b) a gain-adjustment circuitry for making different variations in the integral-component and proportional-component gains; and
C) a data-extraction circuit responsive to the read signal and the oscillator output for extracting the data information from the read signal in accordance with timing established by the oscillator output.
13. A disk drive as defined in claim 12 wherein the gain-adjustment circuitry varies the proportional-component gain with the integral-component gain but through a dynamic range less than that through which it varies the integral-component gain.
14. A disk drive as defined in claim 13 wherein:
A) the proportional-plus-integral path includes:
i) two separate charge pumps controlled by the phase-detector output;
ii) a separate parallel signal path associated with each charge pump and driven by its associated charge pump to generate a parallel-path output; and
iii) a summing circuit that adds the parallel-path outputs to generate the proportional and integral components of the frequency-control signal; and
B) the gain-adjustment circuitry varies the gain by varying the charge-pump currents.
15. A disk drive as defined in claim 14 wherein one of the parallel signal paths is a substantially proportional path and the other is a substantially integral path.
16. A disk drive as defined in claim 14 wherein the gain-adjustment circuitry varies the proportional-component gain in proportion to the square root of the integral-component gain.
17. A disk drive as defined in claim 13 wherein the gain-adjustment circuitry varies the proportional-component gain in proportion to the square root of the integral-component gain.
18. A disk drive as defined in claim 12 wherein:
A) the proportional-plus-integral path includes:
i) two separate charge pumps controlled by the phase-detector output;
ii) a separate parallel signal path associated with each charge pump and driven by its associated charge pump to generate a parallel-path output; and
iii) a summing circuit that adds the parallel-path outputs to generate the proportional and integral components of the frequency-control signal; and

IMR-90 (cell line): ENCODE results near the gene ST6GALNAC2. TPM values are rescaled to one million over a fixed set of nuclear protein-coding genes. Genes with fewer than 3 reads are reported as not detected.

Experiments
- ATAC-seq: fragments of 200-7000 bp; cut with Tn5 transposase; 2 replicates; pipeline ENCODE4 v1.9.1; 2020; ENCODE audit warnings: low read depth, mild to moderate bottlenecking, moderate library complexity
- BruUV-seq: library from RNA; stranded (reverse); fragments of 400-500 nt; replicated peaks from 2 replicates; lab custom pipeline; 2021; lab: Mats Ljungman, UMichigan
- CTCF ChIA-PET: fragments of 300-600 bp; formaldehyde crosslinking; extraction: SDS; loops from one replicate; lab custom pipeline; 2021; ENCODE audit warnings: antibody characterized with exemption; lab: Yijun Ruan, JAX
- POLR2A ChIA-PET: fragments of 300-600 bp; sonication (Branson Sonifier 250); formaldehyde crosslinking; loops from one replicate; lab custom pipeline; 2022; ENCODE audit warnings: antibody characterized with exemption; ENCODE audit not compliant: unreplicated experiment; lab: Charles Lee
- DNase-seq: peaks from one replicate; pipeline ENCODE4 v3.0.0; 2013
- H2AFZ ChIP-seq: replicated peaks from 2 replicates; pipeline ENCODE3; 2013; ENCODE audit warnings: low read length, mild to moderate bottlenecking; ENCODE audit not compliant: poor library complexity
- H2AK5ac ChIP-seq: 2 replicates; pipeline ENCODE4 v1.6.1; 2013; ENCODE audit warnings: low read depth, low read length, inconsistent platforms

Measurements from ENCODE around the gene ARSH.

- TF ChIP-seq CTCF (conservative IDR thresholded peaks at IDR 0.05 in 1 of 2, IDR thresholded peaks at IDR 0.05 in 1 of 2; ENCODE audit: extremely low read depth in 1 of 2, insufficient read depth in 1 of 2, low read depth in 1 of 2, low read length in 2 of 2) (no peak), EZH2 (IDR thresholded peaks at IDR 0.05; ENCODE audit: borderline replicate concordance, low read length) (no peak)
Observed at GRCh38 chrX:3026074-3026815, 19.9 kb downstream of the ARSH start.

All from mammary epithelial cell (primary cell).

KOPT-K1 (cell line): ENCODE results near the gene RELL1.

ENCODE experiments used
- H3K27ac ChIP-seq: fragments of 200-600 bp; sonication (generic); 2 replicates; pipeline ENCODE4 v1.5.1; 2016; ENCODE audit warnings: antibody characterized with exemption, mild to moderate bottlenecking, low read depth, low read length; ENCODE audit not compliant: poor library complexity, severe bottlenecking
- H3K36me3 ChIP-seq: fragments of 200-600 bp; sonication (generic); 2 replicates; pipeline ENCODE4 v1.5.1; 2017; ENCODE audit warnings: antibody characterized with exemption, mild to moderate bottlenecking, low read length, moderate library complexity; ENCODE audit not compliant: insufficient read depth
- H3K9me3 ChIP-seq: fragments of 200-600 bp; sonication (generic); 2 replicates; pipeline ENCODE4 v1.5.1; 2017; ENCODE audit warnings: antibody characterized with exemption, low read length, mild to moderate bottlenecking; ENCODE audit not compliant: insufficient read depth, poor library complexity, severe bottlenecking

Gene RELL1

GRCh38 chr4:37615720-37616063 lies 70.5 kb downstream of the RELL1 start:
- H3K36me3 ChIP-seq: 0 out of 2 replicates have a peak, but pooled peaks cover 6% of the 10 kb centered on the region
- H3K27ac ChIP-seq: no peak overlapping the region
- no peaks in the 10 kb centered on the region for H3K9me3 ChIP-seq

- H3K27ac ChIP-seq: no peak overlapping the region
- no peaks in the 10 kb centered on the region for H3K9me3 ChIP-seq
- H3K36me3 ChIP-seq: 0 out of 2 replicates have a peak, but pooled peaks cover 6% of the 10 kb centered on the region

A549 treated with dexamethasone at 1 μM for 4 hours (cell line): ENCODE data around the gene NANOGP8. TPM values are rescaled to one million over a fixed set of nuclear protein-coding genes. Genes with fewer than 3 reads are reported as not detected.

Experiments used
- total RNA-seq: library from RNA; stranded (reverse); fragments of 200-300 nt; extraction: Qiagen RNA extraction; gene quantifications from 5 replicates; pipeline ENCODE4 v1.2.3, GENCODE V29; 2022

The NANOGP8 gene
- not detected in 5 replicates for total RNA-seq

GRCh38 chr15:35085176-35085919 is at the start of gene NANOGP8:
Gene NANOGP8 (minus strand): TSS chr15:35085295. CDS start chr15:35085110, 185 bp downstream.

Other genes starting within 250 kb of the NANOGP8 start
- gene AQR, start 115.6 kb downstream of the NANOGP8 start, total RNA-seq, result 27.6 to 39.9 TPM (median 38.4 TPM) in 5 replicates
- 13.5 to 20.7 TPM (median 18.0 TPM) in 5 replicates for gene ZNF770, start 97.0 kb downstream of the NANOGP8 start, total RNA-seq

B) the gain-adjustment circuitry varies the gain by varying the charge-pump currents.
19. A disk drive as defined in claim 18 wherein one of the parallel signal paths is a substantially proportional path and the other is a substantially integral path.
20. A disk drive as defined in claim 12 wherein:
A) the proportional-plus-integral path includes:
i) separate parallel signal paths responsive to the phase-detector output to generate respective parallel-path outputs; and
ii) a summing circuit that adds the parallel-path outputs to generate the proportional and integral components of the frequency-control signal; and
B) the gain-adjustment circuitry separately varies the gains that characterize the parts of the response of the frequency-control signal to the phase-detector output that result from the different parallel signal paths.
21. A disk drive as defined in claim 20 wherein one of the parallel signal paths is a substantially proportional path and the other is a substantially integral path.
22. A disk drive comprising:
A) a head-reading mechanism for reading a magnetic disk and generating in response thereto a read signal comprising pulses that represent timing and data information contained on the disk;
B) a phase-locked loop comprising:
i) a variable-frequency oscillator; adapted for application thereto of a frequency-control signal, for generating an oscillator output whose frequency is determined by the value of the frequency-control signal;
ii) a phase detector responsive to the read signal and the oscillator output to generate a phase-detector output indicative of the phase relationship between the read signal and the oscillator output; and
iii) a proportional-plus-integral feed-forward network responsive to the phase-detector output to generate a frequency-control signal and apply it to the oscillator, the feed-forward network comprising: